New City Hall Project Officially Underway
TWIN FALLS, Idaho (KLIX) – The future looks bright for Twin Falls.
That was the general theme of the State of the City address given this afternoon by Mayor Shawn Barigar during a luncheon co-hosted by the city and Twin Falls Area Chamber of Commerce.
Tables and chairs were set up for the event inside what until today has been known as the Banner building in downtown. After the luncheon, the mayor and city officials participated in a ceremonial wall-breaking that kicked off the repurposing of the furniture building, which has sat empty for the past five years, into a modern City Hall.
Around 200 community members attended the event, some dressed in blue jeans and work shoes to participate in the wall-breaking ceremony.
Barigar talked not only about the future City Hall but other issues the city is addressing, such as looking at more rider-friendly bicycle routes, public transportation options, further connectivity of the Canyon Rim Trail, and the expansion of Magic Valley Regional Airport that started on April 5.
City Manager Travis Rothweiler also addressed the Tuesday crowd, acknowledging city staff members who over the years have helped in a number of ways to get the city to where it is now.
“You don’t get to where you’re going by doing it alone,” he said.
The new $9.5 million Twin Falls City Hall, paid for by cash reserves and located in the former Banner Furniture store that closed in late 2010, will accommodate the growing needs of the city for the next 40 to 50 years, Rothweiler said.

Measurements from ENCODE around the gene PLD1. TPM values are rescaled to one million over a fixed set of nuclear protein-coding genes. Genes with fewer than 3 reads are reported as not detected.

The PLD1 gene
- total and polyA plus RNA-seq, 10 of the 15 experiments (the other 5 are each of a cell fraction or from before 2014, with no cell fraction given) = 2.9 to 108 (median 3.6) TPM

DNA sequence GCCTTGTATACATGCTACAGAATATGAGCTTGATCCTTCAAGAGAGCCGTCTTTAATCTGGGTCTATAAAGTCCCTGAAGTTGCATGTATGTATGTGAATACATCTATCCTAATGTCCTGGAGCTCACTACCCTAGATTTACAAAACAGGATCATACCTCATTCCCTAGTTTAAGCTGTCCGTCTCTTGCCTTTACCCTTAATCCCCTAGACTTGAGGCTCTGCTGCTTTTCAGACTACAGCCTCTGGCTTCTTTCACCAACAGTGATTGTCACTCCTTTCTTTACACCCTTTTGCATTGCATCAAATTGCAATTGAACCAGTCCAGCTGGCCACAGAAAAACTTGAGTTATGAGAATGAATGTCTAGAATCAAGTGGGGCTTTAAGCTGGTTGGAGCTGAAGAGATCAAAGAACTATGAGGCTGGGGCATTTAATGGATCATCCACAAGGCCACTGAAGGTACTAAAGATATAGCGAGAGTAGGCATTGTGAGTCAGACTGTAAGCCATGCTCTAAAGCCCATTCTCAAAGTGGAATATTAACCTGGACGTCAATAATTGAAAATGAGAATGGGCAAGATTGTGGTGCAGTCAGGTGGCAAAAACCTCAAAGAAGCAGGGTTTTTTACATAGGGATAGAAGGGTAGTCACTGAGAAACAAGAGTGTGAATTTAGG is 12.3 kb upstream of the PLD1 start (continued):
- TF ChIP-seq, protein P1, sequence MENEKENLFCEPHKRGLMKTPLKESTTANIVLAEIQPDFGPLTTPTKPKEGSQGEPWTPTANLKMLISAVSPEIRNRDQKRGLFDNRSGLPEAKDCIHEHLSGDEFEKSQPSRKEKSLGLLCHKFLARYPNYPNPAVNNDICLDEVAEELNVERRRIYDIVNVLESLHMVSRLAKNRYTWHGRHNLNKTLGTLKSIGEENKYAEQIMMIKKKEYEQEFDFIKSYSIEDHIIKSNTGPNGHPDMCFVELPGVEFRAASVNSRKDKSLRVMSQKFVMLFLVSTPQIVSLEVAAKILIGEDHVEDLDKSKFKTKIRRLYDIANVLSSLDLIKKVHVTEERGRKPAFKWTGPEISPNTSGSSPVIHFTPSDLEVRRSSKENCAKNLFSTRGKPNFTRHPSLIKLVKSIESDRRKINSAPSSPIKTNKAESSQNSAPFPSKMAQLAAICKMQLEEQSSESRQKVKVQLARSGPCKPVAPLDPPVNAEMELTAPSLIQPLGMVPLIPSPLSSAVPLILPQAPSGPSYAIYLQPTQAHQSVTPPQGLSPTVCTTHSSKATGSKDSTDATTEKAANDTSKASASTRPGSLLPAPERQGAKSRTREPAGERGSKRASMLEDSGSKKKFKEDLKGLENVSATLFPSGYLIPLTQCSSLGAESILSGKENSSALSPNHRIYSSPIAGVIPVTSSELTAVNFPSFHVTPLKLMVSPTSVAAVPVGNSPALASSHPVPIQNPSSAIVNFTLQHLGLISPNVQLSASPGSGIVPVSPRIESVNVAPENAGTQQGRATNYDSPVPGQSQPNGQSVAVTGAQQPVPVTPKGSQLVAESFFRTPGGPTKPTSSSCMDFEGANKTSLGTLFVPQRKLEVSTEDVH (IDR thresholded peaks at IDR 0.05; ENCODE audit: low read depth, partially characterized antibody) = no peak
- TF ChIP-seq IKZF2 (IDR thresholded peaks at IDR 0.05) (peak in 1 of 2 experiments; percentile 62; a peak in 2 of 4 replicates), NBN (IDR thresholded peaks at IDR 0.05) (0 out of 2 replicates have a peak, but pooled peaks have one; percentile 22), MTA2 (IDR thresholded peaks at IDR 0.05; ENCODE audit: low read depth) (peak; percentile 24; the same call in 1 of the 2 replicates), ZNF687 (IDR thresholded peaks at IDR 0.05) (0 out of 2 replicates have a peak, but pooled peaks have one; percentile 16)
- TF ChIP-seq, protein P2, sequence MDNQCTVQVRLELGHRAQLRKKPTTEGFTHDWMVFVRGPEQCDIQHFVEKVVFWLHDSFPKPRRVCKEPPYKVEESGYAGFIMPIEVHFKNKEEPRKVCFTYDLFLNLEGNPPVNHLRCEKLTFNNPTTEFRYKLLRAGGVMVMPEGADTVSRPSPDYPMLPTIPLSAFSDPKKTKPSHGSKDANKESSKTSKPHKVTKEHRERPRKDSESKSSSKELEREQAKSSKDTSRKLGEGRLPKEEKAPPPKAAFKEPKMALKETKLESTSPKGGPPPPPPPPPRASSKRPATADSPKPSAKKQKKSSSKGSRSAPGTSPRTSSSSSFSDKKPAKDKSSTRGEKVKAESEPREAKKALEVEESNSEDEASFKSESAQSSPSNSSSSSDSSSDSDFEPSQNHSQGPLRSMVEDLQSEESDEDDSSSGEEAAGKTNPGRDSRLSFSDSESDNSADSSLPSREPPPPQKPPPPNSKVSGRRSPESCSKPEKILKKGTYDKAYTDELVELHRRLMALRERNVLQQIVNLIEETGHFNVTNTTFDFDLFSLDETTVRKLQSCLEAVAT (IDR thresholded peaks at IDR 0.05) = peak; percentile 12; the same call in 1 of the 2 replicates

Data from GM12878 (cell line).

While under construction, city offices will be relocated to 103 Main Ave. E. so the city can also revamp the current City Hall and Police Department into a Public Safety Complex. Both projects are expected to be finished in summer 2017.
Also, the Twin Falls Urban Renewal Agency will soon begin the process of redesigning Main Avenue from Fairfield Street to Idaho Street, giving the downtown area a more modern appearance. Rothweiler said the Public Safety Complex will better serve the community, while the new 42,000 square-foot City Hall will allow the city to “become better connected” to the downtown area.
Before the city decided to repurpose the Banner building, it formed a citizens committee that explored two other options: the old St. Luke’s clinic off Shoshone Avenue, and constructing a brand new building.
The committee voted 17-5 in favor of the Banner building because it was most economical for the city, and because of its proximity downtown and the larger Renaissance project.
Cost for the new City Hall and Public Safety Complex is around $8.57 million, supplied from the city's cash reserves. An additional $926,000 from impact fees will help fund the Safety Complex.
The city has waited a long time for this day. On Wednesday it will see additional work begin as crews start the abatement process, said Brian Coleman of Hummel Architects, the company designing the future City Hall.
“It’s pretty sound structurally,” he said in an interview before the ceremony, “but there are some challenges. Everything will come out. It will pretty much be a brand new building.”
Councilman Chris Talkington told the audience that Twin Falls is experiencing exciting times with its growth and many new changes, and upgrading and modernizing the city will continue to make it relevant.
“Let’s not take our eyes off the prize,” he said. “Twin Falls is a quality place to live.”